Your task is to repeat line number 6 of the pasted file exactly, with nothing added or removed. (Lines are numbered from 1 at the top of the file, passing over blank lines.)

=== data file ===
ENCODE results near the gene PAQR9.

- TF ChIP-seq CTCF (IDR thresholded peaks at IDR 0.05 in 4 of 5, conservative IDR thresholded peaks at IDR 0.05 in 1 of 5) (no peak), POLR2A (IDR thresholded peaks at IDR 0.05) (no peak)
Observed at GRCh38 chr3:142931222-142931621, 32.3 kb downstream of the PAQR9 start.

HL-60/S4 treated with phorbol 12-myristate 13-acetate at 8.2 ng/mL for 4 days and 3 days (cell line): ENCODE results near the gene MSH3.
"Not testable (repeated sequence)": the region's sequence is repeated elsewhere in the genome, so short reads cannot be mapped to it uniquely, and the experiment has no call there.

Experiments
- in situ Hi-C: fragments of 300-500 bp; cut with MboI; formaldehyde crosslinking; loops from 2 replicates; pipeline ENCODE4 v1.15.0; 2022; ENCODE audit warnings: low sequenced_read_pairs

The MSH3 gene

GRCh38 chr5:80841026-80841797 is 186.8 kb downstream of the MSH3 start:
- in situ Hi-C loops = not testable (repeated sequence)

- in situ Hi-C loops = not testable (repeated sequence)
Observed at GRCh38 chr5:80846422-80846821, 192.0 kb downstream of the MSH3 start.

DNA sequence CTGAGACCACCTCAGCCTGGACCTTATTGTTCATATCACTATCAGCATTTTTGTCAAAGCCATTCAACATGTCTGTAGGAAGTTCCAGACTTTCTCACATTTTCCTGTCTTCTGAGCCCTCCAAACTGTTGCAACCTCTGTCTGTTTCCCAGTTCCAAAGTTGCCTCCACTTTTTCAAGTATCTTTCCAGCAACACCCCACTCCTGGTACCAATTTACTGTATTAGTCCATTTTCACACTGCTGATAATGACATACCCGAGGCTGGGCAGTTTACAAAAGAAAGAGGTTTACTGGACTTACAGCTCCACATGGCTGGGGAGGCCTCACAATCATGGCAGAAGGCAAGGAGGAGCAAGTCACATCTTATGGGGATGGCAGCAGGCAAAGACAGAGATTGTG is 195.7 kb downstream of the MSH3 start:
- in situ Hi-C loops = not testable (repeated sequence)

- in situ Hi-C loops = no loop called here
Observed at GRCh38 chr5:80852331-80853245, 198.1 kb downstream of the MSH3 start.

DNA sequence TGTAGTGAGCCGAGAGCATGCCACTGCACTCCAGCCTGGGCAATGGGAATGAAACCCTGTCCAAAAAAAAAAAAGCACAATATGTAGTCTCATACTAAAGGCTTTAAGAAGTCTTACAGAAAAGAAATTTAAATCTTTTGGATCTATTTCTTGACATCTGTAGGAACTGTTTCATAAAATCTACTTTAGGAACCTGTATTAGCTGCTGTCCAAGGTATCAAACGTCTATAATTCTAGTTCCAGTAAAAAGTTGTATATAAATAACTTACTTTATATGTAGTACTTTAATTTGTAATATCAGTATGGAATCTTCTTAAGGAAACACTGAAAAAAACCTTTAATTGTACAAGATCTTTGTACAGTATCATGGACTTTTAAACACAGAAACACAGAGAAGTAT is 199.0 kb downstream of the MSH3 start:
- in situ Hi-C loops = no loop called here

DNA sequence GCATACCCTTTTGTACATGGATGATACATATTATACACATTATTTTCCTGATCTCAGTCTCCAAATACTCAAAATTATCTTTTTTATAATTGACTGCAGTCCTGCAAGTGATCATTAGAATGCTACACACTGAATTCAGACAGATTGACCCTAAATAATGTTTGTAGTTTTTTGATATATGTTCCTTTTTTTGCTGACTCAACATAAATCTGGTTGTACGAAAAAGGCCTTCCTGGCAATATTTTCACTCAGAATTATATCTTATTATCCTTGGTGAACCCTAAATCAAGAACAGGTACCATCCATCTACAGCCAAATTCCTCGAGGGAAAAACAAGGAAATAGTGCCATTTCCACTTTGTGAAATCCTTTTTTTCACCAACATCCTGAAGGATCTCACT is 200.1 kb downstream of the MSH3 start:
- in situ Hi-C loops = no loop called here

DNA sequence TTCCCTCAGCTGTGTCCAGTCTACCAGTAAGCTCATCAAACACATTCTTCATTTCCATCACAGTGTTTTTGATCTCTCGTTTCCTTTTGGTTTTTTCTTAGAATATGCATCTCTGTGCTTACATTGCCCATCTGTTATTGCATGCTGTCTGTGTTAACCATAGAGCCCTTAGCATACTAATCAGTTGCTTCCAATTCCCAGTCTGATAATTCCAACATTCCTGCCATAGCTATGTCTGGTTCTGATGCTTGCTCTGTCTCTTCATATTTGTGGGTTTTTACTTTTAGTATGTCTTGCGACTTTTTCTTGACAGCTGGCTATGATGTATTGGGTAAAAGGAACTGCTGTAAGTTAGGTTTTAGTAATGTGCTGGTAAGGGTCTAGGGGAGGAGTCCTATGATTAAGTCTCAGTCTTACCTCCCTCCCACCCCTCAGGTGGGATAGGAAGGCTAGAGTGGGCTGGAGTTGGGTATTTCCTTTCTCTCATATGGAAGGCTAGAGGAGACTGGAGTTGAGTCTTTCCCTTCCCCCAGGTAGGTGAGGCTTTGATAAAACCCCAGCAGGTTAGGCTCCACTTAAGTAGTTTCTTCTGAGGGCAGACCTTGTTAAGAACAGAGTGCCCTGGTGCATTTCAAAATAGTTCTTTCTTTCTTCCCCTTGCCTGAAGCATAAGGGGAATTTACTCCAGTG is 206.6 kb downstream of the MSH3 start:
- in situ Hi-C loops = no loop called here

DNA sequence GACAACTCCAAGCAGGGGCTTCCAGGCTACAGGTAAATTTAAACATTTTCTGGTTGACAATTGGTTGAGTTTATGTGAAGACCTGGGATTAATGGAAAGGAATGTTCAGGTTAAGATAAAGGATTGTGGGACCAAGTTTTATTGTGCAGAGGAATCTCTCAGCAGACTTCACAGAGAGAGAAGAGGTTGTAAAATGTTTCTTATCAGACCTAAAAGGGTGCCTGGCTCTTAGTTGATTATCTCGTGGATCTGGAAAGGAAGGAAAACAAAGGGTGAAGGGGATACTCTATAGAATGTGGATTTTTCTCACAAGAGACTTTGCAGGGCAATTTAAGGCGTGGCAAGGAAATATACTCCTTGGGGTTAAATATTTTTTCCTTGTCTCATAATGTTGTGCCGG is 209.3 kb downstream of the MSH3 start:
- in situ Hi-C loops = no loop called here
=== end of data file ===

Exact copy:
Experiments